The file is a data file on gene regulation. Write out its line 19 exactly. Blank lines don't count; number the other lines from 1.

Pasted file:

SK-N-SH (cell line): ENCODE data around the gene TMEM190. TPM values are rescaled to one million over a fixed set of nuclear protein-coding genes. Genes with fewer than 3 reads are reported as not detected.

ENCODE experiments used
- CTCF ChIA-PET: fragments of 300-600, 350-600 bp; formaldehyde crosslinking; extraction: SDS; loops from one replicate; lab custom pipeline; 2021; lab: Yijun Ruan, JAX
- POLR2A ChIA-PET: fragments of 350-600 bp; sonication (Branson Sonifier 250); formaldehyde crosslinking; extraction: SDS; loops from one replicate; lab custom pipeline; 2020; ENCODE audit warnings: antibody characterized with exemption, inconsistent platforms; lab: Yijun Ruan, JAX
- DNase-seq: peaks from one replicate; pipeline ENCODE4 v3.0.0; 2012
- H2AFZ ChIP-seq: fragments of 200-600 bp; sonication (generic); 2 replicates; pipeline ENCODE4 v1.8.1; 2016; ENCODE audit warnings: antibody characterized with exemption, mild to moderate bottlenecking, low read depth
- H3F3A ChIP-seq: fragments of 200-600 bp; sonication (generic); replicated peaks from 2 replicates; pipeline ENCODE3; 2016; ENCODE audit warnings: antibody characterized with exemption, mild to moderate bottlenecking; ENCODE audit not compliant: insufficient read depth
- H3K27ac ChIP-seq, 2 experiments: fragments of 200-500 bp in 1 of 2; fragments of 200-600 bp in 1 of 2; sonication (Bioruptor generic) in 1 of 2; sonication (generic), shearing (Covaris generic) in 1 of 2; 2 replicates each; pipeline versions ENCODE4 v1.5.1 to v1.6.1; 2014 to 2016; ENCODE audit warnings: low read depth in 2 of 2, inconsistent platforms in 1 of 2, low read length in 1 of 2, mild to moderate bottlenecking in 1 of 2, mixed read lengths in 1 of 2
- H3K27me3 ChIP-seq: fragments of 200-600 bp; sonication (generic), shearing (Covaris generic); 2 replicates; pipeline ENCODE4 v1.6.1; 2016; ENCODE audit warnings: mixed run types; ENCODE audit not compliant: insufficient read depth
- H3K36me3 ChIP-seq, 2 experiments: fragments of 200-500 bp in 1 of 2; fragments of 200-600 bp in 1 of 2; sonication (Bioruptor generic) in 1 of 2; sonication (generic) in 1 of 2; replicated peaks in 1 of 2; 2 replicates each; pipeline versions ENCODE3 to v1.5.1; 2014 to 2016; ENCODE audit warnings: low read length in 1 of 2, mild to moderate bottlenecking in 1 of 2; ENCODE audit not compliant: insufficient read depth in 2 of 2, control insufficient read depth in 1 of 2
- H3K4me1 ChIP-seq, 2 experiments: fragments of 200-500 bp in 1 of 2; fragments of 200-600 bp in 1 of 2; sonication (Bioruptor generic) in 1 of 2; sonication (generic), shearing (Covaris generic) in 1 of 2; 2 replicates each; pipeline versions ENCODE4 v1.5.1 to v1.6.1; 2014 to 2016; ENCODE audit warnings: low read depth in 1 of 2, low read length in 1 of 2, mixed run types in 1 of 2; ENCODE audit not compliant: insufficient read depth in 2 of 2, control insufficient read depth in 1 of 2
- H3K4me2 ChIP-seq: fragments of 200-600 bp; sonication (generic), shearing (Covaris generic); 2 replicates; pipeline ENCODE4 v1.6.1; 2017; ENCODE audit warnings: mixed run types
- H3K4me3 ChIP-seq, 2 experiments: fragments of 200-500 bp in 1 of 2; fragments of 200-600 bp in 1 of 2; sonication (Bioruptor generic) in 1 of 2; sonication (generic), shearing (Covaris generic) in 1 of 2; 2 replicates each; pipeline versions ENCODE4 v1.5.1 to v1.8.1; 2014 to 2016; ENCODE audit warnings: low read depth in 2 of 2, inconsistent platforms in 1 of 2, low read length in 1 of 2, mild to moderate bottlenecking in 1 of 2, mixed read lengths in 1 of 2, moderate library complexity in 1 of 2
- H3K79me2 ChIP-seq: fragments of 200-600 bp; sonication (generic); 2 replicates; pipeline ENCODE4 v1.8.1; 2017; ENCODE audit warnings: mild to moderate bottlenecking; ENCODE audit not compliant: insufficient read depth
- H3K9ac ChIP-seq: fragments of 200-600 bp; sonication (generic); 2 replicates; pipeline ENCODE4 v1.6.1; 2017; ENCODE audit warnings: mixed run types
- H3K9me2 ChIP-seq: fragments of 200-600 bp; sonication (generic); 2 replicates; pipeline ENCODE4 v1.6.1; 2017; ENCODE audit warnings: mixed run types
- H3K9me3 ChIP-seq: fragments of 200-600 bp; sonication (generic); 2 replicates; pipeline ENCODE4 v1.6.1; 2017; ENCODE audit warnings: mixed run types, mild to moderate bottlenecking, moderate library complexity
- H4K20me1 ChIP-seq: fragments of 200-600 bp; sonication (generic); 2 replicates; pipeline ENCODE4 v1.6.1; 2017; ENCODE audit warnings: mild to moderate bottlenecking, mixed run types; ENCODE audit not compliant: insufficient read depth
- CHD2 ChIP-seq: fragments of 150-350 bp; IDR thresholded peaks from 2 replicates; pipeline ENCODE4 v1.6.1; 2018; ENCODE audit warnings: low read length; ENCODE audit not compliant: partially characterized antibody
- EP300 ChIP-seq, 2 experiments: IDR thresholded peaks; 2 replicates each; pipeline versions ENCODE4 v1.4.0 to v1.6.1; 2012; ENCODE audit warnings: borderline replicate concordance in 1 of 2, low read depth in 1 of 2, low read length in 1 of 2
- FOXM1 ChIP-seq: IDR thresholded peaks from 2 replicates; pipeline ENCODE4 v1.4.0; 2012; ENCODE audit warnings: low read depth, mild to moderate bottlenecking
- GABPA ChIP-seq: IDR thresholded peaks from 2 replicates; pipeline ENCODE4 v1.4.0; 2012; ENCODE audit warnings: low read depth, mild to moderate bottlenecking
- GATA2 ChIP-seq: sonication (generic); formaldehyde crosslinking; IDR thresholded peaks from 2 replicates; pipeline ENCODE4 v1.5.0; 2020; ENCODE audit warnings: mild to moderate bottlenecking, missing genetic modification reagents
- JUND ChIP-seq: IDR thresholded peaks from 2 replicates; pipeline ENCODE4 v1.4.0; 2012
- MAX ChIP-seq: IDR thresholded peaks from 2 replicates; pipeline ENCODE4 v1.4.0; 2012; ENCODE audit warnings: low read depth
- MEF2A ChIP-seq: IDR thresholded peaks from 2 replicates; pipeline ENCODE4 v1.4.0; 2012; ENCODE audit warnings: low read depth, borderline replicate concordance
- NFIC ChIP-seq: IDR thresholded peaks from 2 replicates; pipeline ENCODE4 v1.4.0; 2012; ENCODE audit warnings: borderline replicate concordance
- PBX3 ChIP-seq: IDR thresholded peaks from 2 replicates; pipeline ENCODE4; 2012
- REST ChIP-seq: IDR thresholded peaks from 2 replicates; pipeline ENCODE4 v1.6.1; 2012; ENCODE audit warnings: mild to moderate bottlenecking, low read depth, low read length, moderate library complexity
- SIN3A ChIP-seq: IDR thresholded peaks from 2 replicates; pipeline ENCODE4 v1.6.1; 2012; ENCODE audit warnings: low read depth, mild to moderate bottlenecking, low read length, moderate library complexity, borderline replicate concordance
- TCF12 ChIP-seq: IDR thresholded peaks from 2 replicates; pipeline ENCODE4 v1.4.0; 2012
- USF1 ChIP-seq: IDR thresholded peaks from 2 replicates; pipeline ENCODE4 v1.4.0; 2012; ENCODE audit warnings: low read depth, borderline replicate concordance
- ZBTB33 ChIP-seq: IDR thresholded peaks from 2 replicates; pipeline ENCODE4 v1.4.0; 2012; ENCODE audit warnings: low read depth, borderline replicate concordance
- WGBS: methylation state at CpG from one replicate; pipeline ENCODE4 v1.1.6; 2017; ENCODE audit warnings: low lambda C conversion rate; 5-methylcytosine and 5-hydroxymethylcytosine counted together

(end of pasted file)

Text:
- CHD2 ChIP-seq: fragments of 150-350 bp; IDR thresholded peaks from 2 replicates; pipeline ENCODE4 v1.6.1; 2018; ENCODE audit warnings: low read length; ENCODE audit not compliant: partially characterized antibody